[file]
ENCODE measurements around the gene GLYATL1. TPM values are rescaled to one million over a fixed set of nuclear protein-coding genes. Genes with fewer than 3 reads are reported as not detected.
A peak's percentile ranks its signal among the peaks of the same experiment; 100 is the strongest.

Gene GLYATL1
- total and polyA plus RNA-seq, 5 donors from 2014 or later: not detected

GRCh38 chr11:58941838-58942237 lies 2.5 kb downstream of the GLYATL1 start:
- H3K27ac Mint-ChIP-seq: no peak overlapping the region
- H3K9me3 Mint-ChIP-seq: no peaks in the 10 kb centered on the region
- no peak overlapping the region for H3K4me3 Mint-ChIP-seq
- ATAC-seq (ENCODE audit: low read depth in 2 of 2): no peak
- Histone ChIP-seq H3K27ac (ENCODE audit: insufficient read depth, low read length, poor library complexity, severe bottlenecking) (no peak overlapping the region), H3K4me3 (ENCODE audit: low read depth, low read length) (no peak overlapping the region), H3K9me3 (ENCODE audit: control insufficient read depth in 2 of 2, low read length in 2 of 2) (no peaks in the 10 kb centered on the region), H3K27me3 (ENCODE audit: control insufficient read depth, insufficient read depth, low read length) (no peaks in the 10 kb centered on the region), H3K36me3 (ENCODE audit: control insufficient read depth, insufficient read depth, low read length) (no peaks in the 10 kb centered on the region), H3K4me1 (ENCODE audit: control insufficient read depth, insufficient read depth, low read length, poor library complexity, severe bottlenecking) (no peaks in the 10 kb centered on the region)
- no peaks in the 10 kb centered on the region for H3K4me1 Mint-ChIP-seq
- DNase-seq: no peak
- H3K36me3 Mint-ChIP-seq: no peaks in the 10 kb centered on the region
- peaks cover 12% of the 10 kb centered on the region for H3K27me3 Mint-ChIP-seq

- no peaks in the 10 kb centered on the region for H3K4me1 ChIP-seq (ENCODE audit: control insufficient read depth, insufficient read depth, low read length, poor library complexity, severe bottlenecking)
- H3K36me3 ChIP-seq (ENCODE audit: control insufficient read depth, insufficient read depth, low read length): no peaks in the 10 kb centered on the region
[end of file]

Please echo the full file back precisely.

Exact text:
ENCODE measurements around the gene GLYATL1. TPM values are rescaled to one million over a fixed set of nuclear protein-coding genes. Genes with fewer than 3 reads are reported as not detected.
A peak's percentile ranks its signal among the peaks of the same experiment; 100 is the strongest.

Gene GLYATL1
- total and polyA plus RNA-seq, 5 donors from 2014 or later: not detected

GRCh38 chr11:58941838-58942237 lies 2.5 kb downstream of the GLYATL1 start:
- H3K27ac Mint-ChIP-seq: no peak overlapping the region
- H3K9me3 Mint-ChIP-seq: no peaks in the 10 kb centered on the region
- no peak overlapping the region for H3K4me3 Mint-ChIP-seq
- ATAC-seq (ENCODE audit: low read depth in 2 of 2): no peak
- Histone ChIP-seq H3K27ac (ENCODE audit: insufficient read depth, low read length, poor library complexity, severe bottlenecking) (no peak overlapping the region), H3K4me3 (ENCODE audit: low read depth, low read length) (no peak overlapping the region), H3K9me3 (ENCODE audit: control insufficient read depth in 2 of 2, low read length in 2 of 2) (no peaks in the 10 kb centered on the region), H3K27me3 (ENCODE audit: control insufficient read depth, insufficient read depth, low read length) (no peaks in the 10 kb centered on the region), H3K36me3 (ENCODE audit: control insufficient read depth, insufficient read depth, low read length) (no peaks in the 10 kb centered on the region), H3K4me1 (ENCODE audit: control insufficient read depth, insufficient read depth, low read length, poor library complexity, severe bottlenecking) (no peaks in the 10 kb centered on the region)
- no peaks in the 10 kb centered on the region for H3K4me1 Mint-ChIP-seq
- DNase-seq: no peak
- H3K36me3 Mint-ChIP-seq: no peaks in the 10 kb centered on the region
- peaks cover 12% of the 10 kb centered on the region for H3K27me3 Mint-ChIP-seq

- no peaks in the 10 kb centered on the region for H3K4me1 ChIP-seq (ENCODE audit: control insufficient read depth, insufficient read depth, low read length, poor library complexity, severe bottlenecking)
- H3K36me3 ChIP-seq (ENCODE audit: control insufficient read depth, insufficient read depth, low read length): no peaks in the 10 kb centered on the region